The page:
Once on the tarmac, Tortu testified that the officers threw him to the ground and Officer Engle punched him in the back of the head, bruising and cutting Engle's hand. Engle, in contrast, testified that Tortu caused these hand injuries during the scuffle in the jetway.

After being thrown on the ground, Tortu testified that the officers threw him on the hood of the police SUV and forced him into the back seat of the SUV. With Tortu still handcuffed, the officers sat him between Officers Cashton and Cowley in the back seat. Tortu testified that Officer Engle then reached back between the two front seats and squeezed Tortu's testicles as hard as he could for about ten seconds. Tortu stated the pain was so severe that he could not breathe. All three officers denied squeezing or in any way intentionally harming Tortu's testicles. After this final incident, Engle drove Tortu, along with Cashton and Cowley, to the airport police substation and then on to the Clark County Detention Center. The Southwest employees did not observe the incidents on the tarmac or in the vehicle.

4. Medical Evidence of Tortu's Injuries

At trial, Tortu presented significant medical evidence of his injuries from these events including testimony of examining doctors.

The day after Tortu got out of jail, he visited a primary care physician to examine his injuries. The doctor noted that the left side of Tortu's face was swollen with bruises, he had a lump on the back of his head and also large bruises on the side of his body. The doctor then examined Tortu's testicles and found them very swollen, tender, and bruised. During this examination, Tortu complained of exceptional pain when the doctor touched his testicles. The doctor ordered an ultrasound, which indicated blood in the testes. Because of this test result and the rest of Tortu's injuries, the doctor referred Tortu to a urologist, a neurologist, and an orthopedic surgeon. The medical bills from these visits totaled nearly $4400.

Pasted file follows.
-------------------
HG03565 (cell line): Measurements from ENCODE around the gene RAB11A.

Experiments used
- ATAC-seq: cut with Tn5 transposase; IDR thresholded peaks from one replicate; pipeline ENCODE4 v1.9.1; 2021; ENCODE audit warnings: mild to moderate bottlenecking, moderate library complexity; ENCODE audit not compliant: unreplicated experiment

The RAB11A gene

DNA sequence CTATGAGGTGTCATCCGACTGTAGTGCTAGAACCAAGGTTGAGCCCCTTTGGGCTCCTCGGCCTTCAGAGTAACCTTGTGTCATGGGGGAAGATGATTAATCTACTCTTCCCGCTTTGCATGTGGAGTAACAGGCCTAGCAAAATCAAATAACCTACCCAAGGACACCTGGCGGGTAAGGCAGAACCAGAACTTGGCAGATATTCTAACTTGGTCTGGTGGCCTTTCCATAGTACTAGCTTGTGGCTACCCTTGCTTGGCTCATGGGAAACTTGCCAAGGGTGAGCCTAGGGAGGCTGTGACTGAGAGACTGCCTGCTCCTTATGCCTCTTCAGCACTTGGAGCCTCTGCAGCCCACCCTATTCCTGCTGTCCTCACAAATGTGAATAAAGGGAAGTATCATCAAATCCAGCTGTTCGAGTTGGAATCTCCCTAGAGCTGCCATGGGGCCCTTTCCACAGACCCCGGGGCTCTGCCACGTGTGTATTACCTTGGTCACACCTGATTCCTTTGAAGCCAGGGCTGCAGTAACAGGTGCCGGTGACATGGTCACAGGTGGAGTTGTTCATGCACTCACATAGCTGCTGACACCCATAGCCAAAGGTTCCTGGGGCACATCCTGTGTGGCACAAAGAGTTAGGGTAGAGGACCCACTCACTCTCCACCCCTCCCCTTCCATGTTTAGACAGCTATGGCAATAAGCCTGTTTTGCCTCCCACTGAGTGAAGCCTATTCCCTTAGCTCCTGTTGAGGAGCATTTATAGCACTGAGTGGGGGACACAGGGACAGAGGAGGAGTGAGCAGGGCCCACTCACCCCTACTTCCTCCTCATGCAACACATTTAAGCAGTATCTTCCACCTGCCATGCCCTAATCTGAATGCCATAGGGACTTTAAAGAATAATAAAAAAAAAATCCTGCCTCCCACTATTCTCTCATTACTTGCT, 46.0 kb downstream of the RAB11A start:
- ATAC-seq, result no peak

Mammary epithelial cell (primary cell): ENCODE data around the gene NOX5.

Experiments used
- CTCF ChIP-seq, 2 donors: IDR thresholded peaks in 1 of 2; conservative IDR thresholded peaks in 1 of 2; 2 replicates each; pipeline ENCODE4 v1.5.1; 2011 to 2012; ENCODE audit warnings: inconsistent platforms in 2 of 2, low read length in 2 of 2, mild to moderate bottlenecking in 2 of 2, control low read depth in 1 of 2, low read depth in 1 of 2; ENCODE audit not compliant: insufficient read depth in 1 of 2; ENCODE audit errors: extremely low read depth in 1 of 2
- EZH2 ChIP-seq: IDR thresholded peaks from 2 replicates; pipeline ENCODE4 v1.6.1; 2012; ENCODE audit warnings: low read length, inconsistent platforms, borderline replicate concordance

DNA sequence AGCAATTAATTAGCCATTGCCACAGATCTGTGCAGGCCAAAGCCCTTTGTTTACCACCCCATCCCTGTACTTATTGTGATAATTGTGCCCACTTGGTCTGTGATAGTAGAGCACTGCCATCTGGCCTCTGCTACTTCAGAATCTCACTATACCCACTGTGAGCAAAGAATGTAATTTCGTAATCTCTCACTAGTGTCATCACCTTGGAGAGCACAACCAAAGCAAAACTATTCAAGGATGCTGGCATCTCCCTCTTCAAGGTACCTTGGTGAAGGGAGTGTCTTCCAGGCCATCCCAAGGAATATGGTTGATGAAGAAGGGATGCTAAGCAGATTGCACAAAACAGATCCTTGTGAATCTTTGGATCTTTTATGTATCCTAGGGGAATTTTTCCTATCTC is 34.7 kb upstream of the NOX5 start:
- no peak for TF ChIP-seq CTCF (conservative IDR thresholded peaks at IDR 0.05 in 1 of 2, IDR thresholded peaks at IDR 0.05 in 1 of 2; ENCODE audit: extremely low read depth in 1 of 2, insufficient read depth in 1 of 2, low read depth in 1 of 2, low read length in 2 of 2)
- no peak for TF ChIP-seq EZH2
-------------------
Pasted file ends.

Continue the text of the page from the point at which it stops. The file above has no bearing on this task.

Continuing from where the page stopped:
Eleven days after the incident, the urologist's exam revealed a hematoma in Tortu's scrotum, a significant bruise on the scrotal skin, and tenderness along the spermatic cords on both sides of his testicles. The urologist further noted Tortu experienced extreme pain and tenderness when he touched Tortu's testicles. The urologist testified that squeezing Tortu's testicles could have led to these testicular and scrotal injuries.

5. Jury Instructions and Verdict

After four days of trial, the judge and counsel for the parties discussed the proposed jury instructions. The defendants offered a proposed jury instruction on qualified immunity. The judge refused the instruction. He explained his reason as follows:

I don't think it's appropriate to give this [qualified immunity] instruction here. It's a matter for the Court if the jury concludes and comes back with a finding of liability. You're at liberty, either in the context of a motion for new trial or motion for judgment notwithstanding, to argue that th[e] second prong . . . has not been met by the plaintiff; that is, even though the jury found unreasonable use of force, that's the factual issue, it would be reasonable for an officer to conclude that the use of a strike to the groin in counteracting a resistance to arrest was a reasonable misinterpretation under the current case law. . . . [T]herefore, I've stricken this instruction and believe that the more appropriate place is either in a motion for summary judgment up front or in a motion for judgment notwithstanding or otherwise.

The judge later added that qualified immunity is "a legal question that the jury just shouldn't answer." Both parties agree that the qualified immunity ...